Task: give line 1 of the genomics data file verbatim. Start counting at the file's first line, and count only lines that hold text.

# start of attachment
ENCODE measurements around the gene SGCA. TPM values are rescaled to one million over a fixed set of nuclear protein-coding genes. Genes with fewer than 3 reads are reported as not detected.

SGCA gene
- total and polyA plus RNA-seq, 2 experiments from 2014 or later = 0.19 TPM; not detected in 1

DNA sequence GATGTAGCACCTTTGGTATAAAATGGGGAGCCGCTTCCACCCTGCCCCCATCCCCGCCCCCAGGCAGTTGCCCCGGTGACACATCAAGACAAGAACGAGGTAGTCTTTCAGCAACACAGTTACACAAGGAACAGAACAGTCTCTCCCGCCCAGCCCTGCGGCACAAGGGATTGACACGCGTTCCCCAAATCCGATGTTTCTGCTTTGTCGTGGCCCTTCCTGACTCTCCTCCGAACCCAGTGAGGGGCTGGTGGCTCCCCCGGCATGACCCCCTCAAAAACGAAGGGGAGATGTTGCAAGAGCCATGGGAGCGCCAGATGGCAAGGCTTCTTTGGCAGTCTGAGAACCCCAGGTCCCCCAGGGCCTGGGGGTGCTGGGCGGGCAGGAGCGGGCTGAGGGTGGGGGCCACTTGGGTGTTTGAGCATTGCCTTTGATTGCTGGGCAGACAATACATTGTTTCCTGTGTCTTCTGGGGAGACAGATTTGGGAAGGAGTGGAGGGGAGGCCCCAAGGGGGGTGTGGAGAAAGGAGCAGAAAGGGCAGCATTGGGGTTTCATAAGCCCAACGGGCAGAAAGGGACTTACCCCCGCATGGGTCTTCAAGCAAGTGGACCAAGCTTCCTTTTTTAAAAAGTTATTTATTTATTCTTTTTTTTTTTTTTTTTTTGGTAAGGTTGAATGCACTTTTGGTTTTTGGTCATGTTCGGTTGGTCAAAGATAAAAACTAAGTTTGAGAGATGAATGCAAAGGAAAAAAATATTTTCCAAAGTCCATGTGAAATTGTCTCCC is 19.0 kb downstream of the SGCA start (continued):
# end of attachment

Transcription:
ENCODE measurements around the gene SGCA. TPM values are rescaled to one million over a fixed set of nuclear protein-coding genes. Genes with fewer than 3 reads are reported as not detected.